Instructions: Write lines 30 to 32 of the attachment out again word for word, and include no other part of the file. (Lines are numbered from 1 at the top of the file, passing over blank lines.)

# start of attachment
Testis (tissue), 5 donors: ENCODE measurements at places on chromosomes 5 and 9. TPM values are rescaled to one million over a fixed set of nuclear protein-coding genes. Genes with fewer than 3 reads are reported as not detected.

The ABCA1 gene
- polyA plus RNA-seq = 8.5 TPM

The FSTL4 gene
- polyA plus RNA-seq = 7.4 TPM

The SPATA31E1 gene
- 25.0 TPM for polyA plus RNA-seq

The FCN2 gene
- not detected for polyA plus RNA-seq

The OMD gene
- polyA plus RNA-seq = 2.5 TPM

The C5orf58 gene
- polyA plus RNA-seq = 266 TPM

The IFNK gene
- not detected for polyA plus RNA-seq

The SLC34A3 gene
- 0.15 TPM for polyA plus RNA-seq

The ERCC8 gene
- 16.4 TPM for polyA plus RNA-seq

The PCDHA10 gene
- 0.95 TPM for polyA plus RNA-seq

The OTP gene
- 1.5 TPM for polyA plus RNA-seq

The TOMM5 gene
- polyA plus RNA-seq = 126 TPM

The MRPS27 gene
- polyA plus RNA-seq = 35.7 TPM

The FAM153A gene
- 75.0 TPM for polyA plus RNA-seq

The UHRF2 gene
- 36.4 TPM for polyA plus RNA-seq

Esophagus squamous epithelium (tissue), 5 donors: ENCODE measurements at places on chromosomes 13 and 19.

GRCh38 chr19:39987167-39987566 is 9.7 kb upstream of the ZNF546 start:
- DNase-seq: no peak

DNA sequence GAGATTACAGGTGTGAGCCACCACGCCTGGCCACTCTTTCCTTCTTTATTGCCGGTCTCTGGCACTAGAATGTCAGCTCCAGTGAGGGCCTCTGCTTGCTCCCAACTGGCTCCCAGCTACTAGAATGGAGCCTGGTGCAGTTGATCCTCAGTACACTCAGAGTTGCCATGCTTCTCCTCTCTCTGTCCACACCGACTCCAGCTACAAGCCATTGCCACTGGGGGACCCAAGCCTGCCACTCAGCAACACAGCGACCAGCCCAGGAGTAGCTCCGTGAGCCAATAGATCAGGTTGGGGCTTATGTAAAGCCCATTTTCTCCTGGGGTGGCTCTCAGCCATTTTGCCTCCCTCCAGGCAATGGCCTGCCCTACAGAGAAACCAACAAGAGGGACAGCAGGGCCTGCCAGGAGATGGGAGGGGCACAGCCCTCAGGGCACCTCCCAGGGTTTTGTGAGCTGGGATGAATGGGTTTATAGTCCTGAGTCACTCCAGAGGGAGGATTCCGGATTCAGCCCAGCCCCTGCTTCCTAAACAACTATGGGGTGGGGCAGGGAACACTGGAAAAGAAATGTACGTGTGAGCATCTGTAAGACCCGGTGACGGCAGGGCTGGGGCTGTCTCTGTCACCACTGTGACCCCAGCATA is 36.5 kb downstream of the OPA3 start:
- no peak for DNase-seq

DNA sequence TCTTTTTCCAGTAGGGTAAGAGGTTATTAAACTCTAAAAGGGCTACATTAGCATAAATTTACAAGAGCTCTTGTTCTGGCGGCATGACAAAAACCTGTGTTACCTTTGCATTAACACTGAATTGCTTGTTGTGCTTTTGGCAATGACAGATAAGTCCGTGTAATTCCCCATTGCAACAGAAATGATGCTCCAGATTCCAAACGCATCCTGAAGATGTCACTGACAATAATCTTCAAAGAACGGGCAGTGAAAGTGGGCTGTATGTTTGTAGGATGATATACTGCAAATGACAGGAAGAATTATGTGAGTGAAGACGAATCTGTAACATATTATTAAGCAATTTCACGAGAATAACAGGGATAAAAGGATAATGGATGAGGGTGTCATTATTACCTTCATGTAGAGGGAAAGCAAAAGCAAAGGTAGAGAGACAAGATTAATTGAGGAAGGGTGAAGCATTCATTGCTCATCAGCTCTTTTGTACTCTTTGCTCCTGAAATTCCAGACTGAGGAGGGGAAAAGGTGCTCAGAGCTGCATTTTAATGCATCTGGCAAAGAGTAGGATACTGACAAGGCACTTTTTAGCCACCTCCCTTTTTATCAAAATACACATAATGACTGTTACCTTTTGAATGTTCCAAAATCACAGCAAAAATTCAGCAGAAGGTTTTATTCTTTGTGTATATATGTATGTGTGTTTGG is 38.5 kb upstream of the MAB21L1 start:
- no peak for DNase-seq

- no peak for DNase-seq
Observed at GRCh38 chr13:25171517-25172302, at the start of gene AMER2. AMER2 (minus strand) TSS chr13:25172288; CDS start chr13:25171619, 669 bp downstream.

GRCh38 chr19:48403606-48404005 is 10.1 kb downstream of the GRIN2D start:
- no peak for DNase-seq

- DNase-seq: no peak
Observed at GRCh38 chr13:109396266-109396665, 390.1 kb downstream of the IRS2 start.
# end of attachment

The UHRF2 gene
- 36.4 TPM for polyA plus RNA-seq

Esophagus squamous epithelium (tissue), 5 donors: ENCODE measurements at places on chromosomes 13 and 19.